Rose to speak at 1:47 pm:
Kate Osamor (Edmonton) (Lab/Co-op): I am pleased that we are having a debate on this important issue. The current refugee crisis in Europe makes the debate on immigration detention particularly relevant, as the majority of people in detention centres are those who have sought asylum in the UK. I hope that the events in Europe and the Mediterranean this week result in wider changes in the UK’s policies towards refugees and asylum seekers.
As many in the Chamber will be aware, the UK has one of the largest immigration detention systems in Europe, with between 2,500 and 3,000 people locked up at any one time. Although most are detained for less than a month, the Migration Observatory, based in the University of Oxford, has found that around 6% of detainees are held for more than six months and 1% for more than a year. Guidance states that people should be detained pending removal only when their exit from the country is imminent, but the reality is that many people are locked up for weeks or months before these arrangements are made. Detaining people for longer than needed is a waste of resources and can only be traumatic for those detained.
In 2013, two thirds of asylum-seeking women leaving Yarl’s Wood were released to continue their claims in the community, leaving serious questions about why they were detained in the first place. Is locking up a woman who has fled persecution really appropriate? There are also specific issues facing women. The charity Refugee Women has found that most of the women detained after seeking asylum are survivors of rape, sexual violence and abuse. For those women, detention adds to the trauma they experienced in their home countries. This is made worse by the conditions in detention centres such as Yarl’s Wood, where male members of staff have been reported to supervise women in intimate situations. As we can well imagine, these conditions can have a very negative effect on an individual’s mental health.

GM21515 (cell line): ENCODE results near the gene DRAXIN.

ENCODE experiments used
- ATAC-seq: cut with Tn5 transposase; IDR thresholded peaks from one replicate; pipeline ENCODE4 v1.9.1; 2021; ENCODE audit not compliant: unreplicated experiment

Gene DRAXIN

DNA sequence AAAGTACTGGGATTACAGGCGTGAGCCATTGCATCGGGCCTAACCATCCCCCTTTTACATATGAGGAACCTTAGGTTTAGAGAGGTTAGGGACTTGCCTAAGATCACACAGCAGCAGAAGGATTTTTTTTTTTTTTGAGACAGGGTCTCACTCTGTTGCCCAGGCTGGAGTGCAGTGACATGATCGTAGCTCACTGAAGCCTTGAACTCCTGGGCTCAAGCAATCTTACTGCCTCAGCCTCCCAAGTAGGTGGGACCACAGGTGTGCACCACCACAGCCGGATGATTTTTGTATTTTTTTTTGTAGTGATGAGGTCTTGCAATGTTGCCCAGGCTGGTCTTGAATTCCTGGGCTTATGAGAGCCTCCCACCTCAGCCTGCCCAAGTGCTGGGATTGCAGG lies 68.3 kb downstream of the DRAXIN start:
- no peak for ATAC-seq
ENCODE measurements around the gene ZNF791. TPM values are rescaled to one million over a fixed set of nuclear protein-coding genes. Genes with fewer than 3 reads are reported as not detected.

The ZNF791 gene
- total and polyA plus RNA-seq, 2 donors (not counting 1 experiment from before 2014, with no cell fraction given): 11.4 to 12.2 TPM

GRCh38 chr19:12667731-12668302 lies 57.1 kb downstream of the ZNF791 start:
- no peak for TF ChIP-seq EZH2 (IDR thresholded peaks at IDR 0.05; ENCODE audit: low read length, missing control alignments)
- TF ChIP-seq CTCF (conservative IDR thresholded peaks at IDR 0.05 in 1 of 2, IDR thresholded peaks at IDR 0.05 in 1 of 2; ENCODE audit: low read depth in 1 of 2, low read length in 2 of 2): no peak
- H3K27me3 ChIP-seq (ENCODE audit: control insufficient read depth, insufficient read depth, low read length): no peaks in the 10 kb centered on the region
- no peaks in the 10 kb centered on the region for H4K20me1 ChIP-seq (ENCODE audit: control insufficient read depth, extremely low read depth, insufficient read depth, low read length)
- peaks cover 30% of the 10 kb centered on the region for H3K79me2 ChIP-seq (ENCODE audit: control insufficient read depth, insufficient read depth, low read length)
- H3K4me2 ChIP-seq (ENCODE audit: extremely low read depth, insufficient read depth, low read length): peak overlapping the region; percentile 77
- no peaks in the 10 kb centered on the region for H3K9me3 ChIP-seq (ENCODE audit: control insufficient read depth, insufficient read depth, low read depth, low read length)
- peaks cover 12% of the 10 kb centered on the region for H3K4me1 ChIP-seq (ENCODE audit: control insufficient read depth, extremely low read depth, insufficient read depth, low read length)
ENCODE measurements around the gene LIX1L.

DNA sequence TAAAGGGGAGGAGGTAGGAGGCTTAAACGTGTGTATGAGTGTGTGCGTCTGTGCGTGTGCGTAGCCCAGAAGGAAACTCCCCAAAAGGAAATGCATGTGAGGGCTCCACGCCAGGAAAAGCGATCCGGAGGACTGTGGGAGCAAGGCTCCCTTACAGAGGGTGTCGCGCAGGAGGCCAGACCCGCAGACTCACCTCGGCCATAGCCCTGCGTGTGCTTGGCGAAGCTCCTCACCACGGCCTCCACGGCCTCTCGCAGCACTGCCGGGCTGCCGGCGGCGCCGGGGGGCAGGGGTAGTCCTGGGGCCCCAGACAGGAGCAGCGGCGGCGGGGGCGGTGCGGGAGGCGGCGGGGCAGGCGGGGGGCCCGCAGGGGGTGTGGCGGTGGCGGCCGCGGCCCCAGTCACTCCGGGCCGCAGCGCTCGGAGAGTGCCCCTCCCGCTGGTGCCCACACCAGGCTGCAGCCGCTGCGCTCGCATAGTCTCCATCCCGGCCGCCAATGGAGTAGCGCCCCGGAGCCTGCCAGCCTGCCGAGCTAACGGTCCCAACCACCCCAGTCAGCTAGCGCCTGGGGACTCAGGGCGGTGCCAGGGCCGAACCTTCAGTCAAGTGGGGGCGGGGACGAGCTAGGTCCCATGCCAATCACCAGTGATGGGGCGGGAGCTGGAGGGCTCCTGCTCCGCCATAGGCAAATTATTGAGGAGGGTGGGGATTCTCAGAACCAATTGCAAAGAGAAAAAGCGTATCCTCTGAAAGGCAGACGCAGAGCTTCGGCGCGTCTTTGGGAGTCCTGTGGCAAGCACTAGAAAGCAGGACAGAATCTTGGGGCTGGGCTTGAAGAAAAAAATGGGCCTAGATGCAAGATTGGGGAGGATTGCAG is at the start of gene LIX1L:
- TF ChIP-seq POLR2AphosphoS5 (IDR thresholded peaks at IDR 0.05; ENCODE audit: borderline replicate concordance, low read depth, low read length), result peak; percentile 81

That is why we need specific guidelines that protect women in immigration detention systems. For example, we need to make sure that survivors of rape and pregnant women are not detained. We must also remember that there are alternatives to detention, which result in high levels of compliance, as well as high rates of voluntary returns back to the country of origin. Clearly, there are cases where detention would be appropriate, but it has to be as a last resort.
The joint inquiry by the all-party parliamentary groups on refugees and on migration hit the nail on the head when it said that we need a “wholesale change in culture” around immigration detention. I believe that such a cultural change is long overdue. I hope that this debate will help to start it.